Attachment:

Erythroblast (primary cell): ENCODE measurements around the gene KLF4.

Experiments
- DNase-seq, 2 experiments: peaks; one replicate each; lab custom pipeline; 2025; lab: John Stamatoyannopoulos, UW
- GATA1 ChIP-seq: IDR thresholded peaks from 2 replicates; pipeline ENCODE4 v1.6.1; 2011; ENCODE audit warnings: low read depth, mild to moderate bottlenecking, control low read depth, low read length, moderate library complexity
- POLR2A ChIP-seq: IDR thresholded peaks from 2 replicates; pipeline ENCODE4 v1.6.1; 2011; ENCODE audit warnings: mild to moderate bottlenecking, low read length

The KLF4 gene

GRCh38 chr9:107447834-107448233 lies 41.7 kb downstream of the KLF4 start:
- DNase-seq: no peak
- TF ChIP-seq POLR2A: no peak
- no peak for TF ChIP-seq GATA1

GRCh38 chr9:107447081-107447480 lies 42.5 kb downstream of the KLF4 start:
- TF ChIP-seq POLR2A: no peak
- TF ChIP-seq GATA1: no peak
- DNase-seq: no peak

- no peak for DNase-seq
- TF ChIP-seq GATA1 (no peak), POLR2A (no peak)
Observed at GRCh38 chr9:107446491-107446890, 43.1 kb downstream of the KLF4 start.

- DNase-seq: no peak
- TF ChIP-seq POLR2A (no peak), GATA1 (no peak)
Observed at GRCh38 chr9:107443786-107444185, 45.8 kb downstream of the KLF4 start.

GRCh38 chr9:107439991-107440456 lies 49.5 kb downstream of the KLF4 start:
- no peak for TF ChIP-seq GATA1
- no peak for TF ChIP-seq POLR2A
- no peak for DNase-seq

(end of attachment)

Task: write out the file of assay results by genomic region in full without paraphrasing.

Erythroblast (primary cell): ENCODE measurements around the gene KLF4.

Experiments
- DNase-seq, 2 experiments: peaks; one replicate each; lab custom pipeline; 2025; lab: John Stamatoyannopoulos, UW
- GATA1 ChIP-seq: IDR thresholded peaks from 2 replicates; pipeline ENCODE4 v1.6.1; 2011; ENCODE audit warnings: low read depth, mild to moderate bottlenecking, control low read depth, low read length, moderate library complexity
- POLR2A ChIP-seq: IDR thresholded peaks from 2 replicates; pipeline ENCODE4 v1.6.1; 2011; ENCODE audit warnings: mild to moderate bottlenecking, low read length

The KLF4 gene

GRCh38 chr9:107447834-107448233 lies 41.7 kb downstream of the KLF4 start:
- DNase-seq: no peak
- TF ChIP-seq POLR2A: no peak
- no peak for TF ChIP-seq GATA1

GRCh38 chr9:107447081-107447480 lies 42.5 kb downstream of the KLF4 start:
- TF ChIP-seq POLR2A: no peak
- TF ChIP-seq GATA1: no peak
- DNase-seq: no peak

- no peak for DNase-seq
- TF ChIP-seq GATA1 (no peak), POLR2A (no peak)
Observed at GRCh38 chr9:107446491-107446890, 43.1 kb downstream of the KLF4 start.

- DNase-seq: no peak
- TF ChIP-seq POLR2A (no peak), GATA1 (no peak)
Observed at GRCh38 chr9:107443786-107444185, 45.8 kb downstream of the KLF4 start.

GRCh38 chr9:107439991-107440456 lies 49.5 kb downstream of the KLF4 start:
- no peak for TF ChIP-seq GATA1
- no peak for TF ChIP-seq POLR2A
- no peak for DNase-seq